With this new support and other adjustments, my support level is at 65%! That means I now qualify to attend BMM’s Launch Seminar in September. It’s such a blessing to know that I’m getting closer to the goal of full-time support! Thanks for your prayers! Don’t stop!

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This morning my Bible reading took me to Psalm 64. As I watched the sun rise over the houses across the lake, I read verse 8:

They who dwell in the ends of the earth stand in awe of Your signs; You make the dawn and the sunset shout for joy. (NASB)

What a blessing it was to meditate on God’s wonders as I watched one in action! The explosion of colorful light and warmth from the sun is a pictorial shout for joy. Truly, we worship a powerful God who’s glory speaks loudly to us each day of His infinite wisdom and power.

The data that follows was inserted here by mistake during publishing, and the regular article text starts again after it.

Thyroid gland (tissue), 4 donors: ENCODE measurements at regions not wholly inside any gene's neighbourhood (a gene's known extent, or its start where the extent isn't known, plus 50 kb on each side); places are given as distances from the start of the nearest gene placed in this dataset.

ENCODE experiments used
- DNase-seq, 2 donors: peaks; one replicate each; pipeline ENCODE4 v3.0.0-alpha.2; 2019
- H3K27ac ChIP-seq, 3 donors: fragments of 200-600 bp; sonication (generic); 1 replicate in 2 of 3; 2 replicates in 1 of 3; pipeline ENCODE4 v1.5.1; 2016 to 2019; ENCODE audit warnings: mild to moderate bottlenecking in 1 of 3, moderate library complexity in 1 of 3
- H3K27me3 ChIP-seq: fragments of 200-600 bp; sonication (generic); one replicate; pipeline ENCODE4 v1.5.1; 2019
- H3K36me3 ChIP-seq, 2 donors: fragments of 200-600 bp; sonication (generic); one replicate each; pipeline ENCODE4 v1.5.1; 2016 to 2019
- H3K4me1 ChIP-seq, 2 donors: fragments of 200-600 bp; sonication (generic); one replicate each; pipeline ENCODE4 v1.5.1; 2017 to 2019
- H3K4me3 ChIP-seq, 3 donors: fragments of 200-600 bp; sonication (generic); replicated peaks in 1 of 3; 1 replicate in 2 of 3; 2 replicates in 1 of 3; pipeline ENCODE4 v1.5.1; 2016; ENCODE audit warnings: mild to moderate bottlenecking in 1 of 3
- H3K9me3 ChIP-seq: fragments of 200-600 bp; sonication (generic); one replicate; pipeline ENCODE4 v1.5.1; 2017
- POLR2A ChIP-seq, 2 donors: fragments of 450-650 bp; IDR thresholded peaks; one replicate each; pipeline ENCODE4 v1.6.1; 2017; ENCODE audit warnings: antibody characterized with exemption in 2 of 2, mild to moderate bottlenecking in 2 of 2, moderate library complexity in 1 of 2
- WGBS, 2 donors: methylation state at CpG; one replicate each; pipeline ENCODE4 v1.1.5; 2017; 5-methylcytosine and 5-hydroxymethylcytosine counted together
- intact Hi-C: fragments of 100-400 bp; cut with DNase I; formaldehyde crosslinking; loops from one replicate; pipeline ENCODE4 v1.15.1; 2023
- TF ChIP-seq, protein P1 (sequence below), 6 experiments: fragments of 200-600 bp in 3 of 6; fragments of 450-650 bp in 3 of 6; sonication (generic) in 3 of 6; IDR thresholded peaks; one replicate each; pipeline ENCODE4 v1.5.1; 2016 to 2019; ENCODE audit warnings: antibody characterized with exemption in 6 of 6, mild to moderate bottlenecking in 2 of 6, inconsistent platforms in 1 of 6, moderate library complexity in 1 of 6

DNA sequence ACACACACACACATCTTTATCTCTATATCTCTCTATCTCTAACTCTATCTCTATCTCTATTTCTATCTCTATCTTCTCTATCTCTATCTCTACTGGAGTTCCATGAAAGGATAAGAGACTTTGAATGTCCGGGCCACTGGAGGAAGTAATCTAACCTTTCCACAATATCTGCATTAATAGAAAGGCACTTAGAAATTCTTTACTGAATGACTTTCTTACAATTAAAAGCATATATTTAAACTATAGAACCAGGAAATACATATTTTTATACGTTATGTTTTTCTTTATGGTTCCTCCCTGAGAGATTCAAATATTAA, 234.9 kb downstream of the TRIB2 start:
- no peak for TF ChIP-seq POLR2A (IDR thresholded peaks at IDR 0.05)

As I gave more attention to my department this week, I began doing some reading on the issue of Scripture-in-Use. This is the technical term that Bible societies use to describe the activities that come after Bible translation to integrate it into church life. In a sense, this is what Bibles International is all about–making sure people use our Scriptures. But the complexities involved in it require focused attention, which we are just now beginning to give to it. We have been relying on the local churches to do this work, but now we are beginning to see how we can give some significant help.

One manual for Scripture-in-Use begins by presenting some obstacles to the work:

Pastor A: “Yes, I know there is a New Testament in my language, but I am afraid to read from it on Sundays in case I read badly.”

Pastor B: “The New Testament in my language sounds like ordinary people talking. It isn’t holy language any more. I don’t like it.”

Pastor C: “If I preach from the translation in my mother tongue, what will I say? There will be nothing to explain any more!”